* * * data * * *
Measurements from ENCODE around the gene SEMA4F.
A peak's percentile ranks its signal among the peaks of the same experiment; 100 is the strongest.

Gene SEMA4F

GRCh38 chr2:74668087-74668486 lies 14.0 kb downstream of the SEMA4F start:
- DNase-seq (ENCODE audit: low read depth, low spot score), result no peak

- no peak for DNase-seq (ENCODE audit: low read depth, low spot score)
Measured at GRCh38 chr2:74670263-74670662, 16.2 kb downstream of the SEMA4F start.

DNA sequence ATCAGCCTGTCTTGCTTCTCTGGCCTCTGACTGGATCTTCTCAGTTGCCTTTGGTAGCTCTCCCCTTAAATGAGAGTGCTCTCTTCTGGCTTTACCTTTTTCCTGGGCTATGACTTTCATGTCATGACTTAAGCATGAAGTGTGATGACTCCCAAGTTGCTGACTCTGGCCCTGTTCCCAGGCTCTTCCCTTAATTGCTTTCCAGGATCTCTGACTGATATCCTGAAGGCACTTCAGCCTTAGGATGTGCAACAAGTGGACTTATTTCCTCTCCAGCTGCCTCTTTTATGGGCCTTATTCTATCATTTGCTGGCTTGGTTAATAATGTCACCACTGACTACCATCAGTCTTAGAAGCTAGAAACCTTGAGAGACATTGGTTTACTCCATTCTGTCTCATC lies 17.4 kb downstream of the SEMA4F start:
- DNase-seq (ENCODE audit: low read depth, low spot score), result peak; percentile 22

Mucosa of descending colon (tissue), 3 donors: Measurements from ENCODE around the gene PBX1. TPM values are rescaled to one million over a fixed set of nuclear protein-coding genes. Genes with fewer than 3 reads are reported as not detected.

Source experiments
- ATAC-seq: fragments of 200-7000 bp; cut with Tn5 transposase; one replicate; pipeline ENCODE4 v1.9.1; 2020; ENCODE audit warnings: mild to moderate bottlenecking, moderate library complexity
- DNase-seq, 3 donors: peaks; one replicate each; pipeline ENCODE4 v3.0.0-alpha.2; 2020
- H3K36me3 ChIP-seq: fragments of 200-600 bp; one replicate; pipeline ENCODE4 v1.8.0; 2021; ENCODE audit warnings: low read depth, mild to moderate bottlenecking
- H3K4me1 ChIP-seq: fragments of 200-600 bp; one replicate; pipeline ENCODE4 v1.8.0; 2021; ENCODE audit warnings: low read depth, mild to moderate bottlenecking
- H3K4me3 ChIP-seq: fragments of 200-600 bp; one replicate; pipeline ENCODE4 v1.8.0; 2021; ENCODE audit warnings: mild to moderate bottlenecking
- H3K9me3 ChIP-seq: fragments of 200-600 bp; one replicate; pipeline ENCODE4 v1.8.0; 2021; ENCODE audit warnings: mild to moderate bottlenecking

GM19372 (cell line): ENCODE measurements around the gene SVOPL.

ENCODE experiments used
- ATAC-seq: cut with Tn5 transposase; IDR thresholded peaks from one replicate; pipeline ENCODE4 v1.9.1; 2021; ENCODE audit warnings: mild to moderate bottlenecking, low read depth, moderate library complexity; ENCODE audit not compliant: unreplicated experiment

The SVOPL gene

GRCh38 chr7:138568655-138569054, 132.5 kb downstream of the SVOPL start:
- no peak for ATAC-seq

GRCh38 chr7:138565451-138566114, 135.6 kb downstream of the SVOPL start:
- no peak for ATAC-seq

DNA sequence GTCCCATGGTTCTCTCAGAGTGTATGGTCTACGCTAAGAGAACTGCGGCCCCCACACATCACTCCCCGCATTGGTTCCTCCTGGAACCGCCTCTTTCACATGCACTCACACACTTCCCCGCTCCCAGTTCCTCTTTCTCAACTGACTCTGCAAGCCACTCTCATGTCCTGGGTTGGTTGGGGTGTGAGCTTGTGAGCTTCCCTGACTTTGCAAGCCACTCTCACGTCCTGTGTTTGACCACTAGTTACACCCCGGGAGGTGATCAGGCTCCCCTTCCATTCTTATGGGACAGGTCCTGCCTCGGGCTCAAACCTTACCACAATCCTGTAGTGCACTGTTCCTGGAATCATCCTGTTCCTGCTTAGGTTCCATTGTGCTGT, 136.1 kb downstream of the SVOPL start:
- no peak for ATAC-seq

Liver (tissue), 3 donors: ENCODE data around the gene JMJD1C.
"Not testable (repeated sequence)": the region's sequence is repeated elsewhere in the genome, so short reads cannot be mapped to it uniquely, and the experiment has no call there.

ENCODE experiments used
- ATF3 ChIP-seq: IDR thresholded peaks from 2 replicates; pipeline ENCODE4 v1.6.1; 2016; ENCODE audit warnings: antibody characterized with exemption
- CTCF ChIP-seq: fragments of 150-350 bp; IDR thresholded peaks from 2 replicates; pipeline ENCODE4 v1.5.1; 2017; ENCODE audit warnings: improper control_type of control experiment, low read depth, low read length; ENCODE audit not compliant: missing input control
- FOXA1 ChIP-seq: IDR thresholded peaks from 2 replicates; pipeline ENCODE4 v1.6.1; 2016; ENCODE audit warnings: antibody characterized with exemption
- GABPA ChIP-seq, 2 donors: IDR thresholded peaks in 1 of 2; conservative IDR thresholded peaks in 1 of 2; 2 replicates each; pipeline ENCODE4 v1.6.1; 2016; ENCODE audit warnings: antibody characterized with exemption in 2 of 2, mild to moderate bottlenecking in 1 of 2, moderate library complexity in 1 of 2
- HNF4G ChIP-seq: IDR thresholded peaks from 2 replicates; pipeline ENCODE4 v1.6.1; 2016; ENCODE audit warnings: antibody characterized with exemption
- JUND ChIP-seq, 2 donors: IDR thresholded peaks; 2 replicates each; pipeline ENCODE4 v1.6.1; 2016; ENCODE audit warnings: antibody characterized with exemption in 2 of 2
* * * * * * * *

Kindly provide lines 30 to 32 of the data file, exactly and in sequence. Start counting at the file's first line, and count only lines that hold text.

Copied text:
ENCODE experiments used
- ATF3 ChIP-seq: IDR thresholded peaks from 2 replicates; pipeline ENCODE4 v1.6.1; 2016; ENCODE audit warnings: antibody characterized with exemption
- CTCF ChIP-seq: fragments of 150-350 bp; IDR thresholded peaks from 2 replicates; pipeline ENCODE4 v1.5.1; 2017; ENCODE audit warnings: improper control_type of control experiment, low read depth, low read length; ENCODE audit not compliant: missing input control